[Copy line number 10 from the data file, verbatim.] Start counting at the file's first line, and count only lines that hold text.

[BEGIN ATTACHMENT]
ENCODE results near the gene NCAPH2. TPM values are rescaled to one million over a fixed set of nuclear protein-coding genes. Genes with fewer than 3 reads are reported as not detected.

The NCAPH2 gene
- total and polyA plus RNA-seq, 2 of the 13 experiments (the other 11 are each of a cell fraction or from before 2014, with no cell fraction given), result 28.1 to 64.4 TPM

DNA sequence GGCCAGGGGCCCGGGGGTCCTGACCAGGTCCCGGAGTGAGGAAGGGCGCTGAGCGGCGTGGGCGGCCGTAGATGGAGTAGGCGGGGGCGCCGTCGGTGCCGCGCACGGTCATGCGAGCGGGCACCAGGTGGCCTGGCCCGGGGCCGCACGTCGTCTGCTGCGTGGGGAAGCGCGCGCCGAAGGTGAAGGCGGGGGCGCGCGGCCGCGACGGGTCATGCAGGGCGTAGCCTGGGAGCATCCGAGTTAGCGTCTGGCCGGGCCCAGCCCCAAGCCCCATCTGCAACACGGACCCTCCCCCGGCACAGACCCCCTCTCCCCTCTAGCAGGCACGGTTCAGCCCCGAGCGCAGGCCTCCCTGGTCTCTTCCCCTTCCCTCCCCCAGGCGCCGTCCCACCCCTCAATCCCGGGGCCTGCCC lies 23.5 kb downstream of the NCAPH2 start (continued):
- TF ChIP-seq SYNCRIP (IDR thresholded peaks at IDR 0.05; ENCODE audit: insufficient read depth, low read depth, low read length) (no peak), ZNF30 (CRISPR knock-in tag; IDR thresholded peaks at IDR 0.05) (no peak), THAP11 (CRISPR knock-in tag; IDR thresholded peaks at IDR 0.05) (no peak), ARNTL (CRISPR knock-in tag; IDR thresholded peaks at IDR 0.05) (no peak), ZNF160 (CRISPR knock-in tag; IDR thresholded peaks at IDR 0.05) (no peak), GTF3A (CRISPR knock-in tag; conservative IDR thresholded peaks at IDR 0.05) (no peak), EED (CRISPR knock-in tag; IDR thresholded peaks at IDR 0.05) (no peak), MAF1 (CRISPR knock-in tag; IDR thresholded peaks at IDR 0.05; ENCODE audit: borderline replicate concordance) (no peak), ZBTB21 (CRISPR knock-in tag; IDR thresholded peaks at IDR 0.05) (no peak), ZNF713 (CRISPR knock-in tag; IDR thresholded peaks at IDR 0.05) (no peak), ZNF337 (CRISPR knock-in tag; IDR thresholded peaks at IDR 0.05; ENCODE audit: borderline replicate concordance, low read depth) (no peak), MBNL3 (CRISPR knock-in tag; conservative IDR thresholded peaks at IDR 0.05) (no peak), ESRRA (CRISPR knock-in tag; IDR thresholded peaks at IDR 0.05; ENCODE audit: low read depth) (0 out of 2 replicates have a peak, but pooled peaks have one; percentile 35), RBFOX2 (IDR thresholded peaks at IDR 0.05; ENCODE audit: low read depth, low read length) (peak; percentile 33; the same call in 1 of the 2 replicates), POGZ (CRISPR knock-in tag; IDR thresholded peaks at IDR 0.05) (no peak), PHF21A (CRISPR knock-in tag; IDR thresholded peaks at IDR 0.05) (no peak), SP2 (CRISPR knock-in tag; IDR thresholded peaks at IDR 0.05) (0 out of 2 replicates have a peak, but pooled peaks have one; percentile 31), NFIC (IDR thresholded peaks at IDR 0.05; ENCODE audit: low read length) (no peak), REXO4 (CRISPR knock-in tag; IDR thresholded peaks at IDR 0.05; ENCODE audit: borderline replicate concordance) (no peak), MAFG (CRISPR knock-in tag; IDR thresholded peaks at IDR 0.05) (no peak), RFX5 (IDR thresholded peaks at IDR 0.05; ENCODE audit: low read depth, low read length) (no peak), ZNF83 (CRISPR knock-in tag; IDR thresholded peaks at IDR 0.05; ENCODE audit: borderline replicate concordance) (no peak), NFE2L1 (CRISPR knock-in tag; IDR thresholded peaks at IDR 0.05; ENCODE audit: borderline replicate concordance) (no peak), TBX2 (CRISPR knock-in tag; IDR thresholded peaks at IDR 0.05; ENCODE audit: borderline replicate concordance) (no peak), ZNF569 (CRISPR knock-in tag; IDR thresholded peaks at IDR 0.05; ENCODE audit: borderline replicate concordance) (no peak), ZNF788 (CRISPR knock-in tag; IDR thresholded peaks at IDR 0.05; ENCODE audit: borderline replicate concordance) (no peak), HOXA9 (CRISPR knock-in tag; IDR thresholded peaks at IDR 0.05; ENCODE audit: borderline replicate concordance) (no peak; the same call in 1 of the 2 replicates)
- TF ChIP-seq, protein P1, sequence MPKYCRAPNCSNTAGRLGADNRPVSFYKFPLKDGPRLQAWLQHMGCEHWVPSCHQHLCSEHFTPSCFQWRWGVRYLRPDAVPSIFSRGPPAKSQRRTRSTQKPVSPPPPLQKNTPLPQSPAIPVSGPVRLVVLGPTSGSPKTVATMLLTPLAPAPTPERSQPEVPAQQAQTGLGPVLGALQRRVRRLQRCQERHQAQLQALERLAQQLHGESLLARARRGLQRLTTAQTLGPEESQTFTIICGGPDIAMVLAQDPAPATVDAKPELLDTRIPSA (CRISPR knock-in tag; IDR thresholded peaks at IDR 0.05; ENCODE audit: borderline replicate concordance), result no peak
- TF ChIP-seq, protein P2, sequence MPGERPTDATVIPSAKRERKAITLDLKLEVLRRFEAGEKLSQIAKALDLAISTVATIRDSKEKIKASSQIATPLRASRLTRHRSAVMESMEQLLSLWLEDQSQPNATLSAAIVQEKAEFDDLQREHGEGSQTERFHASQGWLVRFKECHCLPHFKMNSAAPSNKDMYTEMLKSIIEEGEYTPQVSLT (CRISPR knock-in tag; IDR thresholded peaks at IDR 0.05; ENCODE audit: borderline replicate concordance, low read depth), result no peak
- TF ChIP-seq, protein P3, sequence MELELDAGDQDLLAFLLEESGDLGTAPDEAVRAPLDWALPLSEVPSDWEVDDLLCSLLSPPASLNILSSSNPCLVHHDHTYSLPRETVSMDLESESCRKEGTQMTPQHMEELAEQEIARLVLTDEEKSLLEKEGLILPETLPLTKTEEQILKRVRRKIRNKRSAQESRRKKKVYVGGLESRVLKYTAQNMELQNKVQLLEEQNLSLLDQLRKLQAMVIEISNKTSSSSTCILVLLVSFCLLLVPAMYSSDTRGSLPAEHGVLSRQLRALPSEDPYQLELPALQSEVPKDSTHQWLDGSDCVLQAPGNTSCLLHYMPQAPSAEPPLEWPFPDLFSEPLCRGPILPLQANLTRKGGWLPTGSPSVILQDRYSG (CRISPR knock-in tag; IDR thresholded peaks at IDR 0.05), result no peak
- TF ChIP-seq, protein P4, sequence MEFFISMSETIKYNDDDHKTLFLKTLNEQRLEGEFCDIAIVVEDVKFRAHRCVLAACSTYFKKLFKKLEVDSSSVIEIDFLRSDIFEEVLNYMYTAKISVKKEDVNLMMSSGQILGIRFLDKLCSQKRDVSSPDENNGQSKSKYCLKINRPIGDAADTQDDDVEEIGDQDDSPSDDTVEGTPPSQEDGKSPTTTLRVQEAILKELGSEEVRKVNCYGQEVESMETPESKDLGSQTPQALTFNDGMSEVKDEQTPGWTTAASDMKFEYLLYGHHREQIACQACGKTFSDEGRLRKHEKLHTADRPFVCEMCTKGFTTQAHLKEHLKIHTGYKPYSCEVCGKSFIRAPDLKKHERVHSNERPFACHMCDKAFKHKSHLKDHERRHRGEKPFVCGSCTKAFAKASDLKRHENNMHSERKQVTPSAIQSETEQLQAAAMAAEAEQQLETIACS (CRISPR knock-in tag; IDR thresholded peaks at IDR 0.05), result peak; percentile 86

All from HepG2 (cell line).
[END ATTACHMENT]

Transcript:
All from HepG2 (cell line).